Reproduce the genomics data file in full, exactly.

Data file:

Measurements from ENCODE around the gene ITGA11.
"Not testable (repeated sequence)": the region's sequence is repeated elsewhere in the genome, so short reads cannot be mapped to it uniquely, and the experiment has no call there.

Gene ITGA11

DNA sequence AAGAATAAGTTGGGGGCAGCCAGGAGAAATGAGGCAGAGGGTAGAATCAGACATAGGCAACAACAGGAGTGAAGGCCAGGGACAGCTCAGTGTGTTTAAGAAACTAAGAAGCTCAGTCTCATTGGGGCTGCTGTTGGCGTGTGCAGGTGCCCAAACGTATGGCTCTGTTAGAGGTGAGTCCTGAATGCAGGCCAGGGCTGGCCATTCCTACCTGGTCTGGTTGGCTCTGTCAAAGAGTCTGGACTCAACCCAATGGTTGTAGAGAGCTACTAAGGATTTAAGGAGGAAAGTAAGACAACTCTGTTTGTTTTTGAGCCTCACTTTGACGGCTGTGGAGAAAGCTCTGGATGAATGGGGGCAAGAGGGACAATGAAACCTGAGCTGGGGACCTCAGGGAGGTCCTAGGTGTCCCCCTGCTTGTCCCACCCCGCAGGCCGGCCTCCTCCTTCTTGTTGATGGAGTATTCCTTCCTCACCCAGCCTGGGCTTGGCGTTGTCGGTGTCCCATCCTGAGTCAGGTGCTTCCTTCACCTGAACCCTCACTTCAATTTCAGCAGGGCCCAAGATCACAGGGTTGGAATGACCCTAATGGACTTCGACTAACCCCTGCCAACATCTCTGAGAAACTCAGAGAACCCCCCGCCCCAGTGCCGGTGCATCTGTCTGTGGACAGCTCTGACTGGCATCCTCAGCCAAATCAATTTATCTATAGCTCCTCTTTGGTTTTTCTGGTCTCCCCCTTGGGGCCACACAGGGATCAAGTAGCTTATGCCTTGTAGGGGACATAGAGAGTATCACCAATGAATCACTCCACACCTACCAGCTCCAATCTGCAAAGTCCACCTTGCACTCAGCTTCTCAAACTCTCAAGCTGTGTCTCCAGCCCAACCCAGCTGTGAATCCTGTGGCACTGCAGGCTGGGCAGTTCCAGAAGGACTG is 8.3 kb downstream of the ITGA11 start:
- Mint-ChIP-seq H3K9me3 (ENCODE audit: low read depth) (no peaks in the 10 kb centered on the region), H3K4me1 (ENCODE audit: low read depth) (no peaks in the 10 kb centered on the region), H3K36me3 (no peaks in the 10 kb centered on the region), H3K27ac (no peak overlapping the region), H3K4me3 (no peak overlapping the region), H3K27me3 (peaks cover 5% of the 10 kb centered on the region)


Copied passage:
Measurements from ENCODE around the gene ITGA11.
"Not testable (repeated sequence)": the region's sequence is repeated elsewhere in the genome, so short reads cannot be mapped to it uniquely, and the experiment has no call there.

Gene ITGA11

DNA sequence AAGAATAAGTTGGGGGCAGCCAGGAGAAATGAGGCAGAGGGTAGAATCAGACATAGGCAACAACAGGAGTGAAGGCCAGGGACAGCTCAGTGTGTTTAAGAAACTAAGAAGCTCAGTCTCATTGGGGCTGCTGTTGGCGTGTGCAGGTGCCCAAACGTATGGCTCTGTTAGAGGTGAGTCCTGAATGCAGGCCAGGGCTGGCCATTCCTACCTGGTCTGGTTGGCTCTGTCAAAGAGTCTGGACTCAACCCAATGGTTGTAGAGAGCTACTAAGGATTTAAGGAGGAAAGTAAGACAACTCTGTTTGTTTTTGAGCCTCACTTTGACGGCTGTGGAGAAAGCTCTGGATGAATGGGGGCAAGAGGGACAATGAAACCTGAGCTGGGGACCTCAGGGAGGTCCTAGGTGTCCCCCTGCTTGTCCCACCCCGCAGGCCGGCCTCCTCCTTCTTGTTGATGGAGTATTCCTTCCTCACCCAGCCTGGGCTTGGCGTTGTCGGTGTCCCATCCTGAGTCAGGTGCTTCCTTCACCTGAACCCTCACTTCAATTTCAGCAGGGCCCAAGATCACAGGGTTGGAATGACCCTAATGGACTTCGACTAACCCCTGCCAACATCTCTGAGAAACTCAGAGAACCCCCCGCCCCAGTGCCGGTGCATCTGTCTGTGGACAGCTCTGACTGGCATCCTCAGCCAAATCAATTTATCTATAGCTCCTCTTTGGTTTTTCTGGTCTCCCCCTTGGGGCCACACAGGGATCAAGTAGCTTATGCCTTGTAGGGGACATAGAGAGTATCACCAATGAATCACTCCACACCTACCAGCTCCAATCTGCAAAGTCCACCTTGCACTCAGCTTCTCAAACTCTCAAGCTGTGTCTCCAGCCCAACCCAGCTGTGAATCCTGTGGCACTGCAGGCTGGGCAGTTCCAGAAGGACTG is 8.3 kb downstream of the ITGA11 start:
- Mint-ChIP-seq H3K9me3 (ENCODE audit: low read depth) (no peaks in the 10 kb centered on the region), H3K4me1 (ENCODE audit: low read depth) (no peaks in the 10 kb centered on the region), H3K36me3 (no peaks in the 10 kb centered on the region), H3K27ac (no peak overlapping the region), H3K4me3 (no peak overlapping the region), H3K27me3 (peaks cover 5% of the 10 kb centered on the region)